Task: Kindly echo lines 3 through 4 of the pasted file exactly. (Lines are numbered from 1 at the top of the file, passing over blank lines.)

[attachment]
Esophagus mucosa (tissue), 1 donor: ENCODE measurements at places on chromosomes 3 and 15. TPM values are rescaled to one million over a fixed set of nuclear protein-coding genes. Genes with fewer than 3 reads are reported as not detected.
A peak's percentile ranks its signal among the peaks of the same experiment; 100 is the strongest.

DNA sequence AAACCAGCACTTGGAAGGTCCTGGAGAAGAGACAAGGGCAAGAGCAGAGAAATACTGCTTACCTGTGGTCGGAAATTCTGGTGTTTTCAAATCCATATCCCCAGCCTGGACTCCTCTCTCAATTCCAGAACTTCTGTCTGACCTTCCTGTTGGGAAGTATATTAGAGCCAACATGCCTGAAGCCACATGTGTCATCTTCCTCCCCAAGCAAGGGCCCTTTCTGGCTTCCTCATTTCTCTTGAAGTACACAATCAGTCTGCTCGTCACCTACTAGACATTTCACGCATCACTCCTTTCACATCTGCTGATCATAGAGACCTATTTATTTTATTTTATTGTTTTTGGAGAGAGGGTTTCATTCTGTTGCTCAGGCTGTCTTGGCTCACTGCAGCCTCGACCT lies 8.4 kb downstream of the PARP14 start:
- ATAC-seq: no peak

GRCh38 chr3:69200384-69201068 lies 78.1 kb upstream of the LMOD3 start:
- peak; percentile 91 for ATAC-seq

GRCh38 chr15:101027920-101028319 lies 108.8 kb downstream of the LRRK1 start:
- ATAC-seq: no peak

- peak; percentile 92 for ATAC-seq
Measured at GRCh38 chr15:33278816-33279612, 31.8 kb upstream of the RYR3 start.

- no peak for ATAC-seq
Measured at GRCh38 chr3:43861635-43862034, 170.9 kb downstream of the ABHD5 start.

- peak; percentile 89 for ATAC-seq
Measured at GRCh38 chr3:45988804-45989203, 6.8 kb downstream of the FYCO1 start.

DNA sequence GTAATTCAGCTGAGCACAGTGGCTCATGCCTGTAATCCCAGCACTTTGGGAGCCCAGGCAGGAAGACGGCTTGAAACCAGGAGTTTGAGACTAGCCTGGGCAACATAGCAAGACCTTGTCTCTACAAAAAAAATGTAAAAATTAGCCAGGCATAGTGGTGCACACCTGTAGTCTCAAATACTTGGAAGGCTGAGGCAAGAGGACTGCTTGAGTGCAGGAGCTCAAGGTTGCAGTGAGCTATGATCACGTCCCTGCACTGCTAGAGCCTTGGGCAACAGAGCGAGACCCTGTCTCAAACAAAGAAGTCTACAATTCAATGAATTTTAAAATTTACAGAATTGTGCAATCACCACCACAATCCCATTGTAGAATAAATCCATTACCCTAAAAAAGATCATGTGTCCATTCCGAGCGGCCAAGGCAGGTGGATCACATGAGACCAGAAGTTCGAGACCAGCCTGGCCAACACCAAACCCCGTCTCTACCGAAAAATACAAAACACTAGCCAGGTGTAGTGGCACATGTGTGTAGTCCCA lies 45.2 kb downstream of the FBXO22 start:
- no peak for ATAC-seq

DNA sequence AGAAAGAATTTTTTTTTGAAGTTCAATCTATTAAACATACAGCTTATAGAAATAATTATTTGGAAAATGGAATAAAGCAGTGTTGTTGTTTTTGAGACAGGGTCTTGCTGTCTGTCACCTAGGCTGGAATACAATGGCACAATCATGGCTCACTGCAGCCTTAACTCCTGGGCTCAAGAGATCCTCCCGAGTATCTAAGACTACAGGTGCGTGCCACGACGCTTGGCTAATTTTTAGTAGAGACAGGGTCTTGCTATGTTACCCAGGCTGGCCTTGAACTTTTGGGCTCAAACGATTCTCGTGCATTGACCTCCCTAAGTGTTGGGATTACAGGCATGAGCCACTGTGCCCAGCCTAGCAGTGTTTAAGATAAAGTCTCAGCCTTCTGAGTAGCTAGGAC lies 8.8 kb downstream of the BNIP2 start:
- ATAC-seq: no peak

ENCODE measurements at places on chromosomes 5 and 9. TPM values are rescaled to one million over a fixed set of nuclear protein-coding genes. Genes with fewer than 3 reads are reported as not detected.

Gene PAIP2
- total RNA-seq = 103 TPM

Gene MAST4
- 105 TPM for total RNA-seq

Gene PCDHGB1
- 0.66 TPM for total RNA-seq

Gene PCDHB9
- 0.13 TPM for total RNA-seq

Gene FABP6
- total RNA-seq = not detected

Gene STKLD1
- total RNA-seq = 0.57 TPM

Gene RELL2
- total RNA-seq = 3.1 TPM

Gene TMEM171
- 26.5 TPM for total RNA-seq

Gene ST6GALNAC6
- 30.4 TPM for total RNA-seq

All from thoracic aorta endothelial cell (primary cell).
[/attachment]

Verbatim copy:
DNA sequence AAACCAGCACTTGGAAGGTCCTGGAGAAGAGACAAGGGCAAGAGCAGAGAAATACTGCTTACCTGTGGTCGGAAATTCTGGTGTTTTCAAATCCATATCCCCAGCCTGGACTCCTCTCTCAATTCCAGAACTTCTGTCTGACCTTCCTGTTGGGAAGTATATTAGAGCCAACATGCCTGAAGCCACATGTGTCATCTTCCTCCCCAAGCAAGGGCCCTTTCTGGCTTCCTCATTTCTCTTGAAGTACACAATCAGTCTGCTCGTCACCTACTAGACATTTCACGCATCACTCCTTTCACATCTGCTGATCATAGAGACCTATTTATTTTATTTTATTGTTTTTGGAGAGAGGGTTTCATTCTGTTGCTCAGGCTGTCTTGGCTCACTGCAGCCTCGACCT lies 8.4 kb downstream of the PARP14 start:
- ATAC-seq: no peak